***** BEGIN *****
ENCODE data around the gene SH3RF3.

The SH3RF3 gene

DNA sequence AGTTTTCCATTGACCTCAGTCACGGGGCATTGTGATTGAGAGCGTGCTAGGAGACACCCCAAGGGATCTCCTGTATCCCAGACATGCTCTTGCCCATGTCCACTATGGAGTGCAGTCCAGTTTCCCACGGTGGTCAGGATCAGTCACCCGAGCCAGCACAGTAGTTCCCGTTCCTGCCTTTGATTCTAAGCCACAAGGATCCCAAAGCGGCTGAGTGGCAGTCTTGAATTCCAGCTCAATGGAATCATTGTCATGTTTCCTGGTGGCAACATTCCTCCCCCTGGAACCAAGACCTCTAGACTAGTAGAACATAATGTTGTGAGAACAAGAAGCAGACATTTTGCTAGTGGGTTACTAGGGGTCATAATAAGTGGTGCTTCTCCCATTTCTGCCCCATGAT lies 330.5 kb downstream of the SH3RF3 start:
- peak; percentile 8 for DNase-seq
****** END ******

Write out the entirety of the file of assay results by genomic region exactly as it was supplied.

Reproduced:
ENCODE data around the gene SH3RF3.

The SH3RF3 gene

DNA sequence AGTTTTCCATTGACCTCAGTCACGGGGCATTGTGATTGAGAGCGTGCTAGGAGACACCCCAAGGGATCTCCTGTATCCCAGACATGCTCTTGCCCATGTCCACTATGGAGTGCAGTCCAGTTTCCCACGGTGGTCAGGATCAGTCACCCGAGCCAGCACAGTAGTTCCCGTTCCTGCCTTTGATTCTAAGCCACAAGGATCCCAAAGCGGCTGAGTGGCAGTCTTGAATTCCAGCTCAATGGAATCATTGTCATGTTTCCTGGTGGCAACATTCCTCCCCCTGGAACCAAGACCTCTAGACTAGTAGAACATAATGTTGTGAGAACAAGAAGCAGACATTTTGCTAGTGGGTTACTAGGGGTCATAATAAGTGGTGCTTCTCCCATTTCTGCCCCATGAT lies 330.5 kb downstream of the SH3RF3 start:
- peak; percentile 8 for DNase-seq